PROSPEX 2019 Review
By Dean Baker, Senior Geoscientist, RISC Advisory
Now in its 17th year, the PROSPEX conference, run by the PESGB with the Oil and Gas Authority (OGA) as the main sponsor, is a key event in the UK oil and gas industry calendar. PROSPEX 2019, once again held in the Business Design Centre, Islington, provides an important opportunity for networking and to bring together Promote Licensees, oil and gas companies and governments to market their prospects and meet with potential investors. This year’s event was well attended, with a total of 800 attendees and over 60 exhibitors. Always an event of optimism and energy, PROSPEX 2019 was no different, and one really gets the sense now that the recent dark years of our industry are truly behind us. Oil price is likely to be ‘lower for longer’ as is so frequently stated, but the oil price environment has stabilised and organizations have adapted and become more efficient. Exploration is no longer a dirty word.
And so, to the conference and Day 1 was opened with a Keynote speech by Nick Richardson from the OGA outlining the very important role of exploration in the future energy transition. In his presentation Nick outlined the current performance of the UKCS with gradually increasing production volumes and efficiency since 2014, as well as highlighting some of the key changes the OGA have made in order to encourage and promote new activity in the UKCS. It was pleasing to see an increase in exploration well count in 2019 (18) compared with 2018 (7) and the well activity forecast for 2020 suggesting almost as many exploration wells are planned (17).
On the subject of the energy transition from fossil fuels to renewables, it is clear that the oil and gas industry will have a huge part to play in supporting this transition. In the UK specifically there is a fine balance to be found between maximizing the recovery from the UKCS and reducing our fossil fuel consumption and greenhouse gas emissions. The role of the OGA will be key in facilitating research and collaboration between industry and the government in this regard.
The Day 1 morning sessions continued with some more focused presentations on UKCS discoveries and prospects from various operators and service companies with emphasis on the West of Shetlands (WoS), an exciting hub of exploration activity and still with significant remaining potential. Dr Can Yang of Seismic Image Processing, provided an interesting talk on how a new artificial intelligence – machine learning workflow can be adopted to identify and de-risk amplitude anomaly exploration targets in the WoS, saving time and cost, as long as the input data is high quality and the limitations are understood. Digital technologies are more and more likely to form part of the explorationists tool kit in years to come.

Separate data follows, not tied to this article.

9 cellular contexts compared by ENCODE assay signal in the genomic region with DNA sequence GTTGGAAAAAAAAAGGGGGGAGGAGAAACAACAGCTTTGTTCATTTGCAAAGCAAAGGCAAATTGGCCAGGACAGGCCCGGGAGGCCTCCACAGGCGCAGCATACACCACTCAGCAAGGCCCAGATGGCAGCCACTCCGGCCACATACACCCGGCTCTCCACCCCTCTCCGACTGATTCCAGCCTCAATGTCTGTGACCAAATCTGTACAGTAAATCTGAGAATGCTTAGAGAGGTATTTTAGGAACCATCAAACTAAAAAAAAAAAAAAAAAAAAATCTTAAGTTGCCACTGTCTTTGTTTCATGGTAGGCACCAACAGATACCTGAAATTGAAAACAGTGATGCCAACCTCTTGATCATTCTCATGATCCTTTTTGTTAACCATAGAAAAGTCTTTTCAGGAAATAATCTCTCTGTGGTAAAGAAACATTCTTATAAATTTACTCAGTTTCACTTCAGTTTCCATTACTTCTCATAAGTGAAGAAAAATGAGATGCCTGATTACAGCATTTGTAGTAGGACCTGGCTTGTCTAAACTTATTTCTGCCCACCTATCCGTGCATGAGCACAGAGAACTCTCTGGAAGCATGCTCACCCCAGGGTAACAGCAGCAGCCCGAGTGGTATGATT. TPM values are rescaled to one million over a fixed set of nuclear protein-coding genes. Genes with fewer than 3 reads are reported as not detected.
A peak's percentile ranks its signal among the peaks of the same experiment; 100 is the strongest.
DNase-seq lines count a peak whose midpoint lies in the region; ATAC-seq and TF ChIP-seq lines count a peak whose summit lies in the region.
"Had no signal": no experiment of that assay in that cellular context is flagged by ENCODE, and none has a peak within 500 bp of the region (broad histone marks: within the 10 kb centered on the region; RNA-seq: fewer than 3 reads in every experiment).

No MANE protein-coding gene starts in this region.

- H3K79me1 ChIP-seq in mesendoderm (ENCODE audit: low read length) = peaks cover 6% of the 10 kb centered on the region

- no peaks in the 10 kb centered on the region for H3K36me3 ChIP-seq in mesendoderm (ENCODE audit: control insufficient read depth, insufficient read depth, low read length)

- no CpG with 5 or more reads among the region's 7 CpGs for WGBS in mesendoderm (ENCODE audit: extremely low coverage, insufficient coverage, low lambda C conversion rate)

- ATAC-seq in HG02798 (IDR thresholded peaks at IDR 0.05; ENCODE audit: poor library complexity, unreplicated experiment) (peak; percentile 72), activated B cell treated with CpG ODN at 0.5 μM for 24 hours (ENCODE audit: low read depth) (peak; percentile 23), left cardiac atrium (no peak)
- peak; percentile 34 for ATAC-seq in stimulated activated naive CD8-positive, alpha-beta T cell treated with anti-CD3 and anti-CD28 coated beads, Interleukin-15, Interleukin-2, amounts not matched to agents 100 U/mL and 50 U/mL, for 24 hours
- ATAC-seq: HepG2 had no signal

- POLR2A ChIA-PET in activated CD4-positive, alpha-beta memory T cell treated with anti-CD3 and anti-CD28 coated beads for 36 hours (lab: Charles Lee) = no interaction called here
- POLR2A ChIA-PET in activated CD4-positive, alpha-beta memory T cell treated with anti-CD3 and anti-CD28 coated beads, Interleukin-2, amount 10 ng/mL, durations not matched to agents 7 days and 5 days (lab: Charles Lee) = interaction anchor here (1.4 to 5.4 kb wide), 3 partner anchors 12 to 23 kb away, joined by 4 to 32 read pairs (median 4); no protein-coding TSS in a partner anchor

The Afternoon sessions featured presentations covering a multitude of exciting development and exploration opportunities from several sectors of the UKCS and of various stratigraphic horizons. A perfect reminder of the diversity of the geology of the UKCS and the opportunities to unlock value from previously disregarded discoveries and for new ideas and innovation to explore for new plays. Hopefully, these presentations generated some interest in the room and were followed up with discussions at booths and on the conference floor. Day 1 was rounded off with the evening drinks reception, a great opportunity to network and catch-up with old colleagues and friends.
The programme for Day 2 had more of an international focus with morning talks covering the Norwegian Continental Shelf (Torgeir Stordal, Norwegian Petroleum Directorate), The Dutch Basin, Netherlands (Linda Janssen, EBN B.V.), Poland (Piotr Nowak, Polish Geological Institute), Ireland (Hugh Mackay, Europa Oil and Gas and Dr Kara English, Petroleum Affairs Ireland) and the Faroe Islands (Barbara Biskopstø Hansen, the Faroese Geological Society). A summary of UK and Norway exploration trends by Alyson Harding (Westwood Global) was a highlight of the morning session, emphasizing that despite the increased activity success rates have dropped. A reminder that resources are becoming harder to find.
The afternoon sessions featured exploration interests from further afield including Georgia (Angelo Ricciato, GEPlan Consulting), Senegal and Guinea Bissau (Dr Michael Bourne, CNOOC International), Latvia (Thomas Haselton, Odin Energi Latvia), Malaysia (Dr Rahim Masoudi, Petronas) and Croatia (Dr Deepti Bisht, CGC – Geoprospect) amongst others, all of which made for a very interesting and varied Day 2 programme.
Congratulations and thanks to both the PESGB and OGA for putting on another successful PROSPEX conference. Here’s looking forward to exploration success in 2020 and the next PROSPEX conference!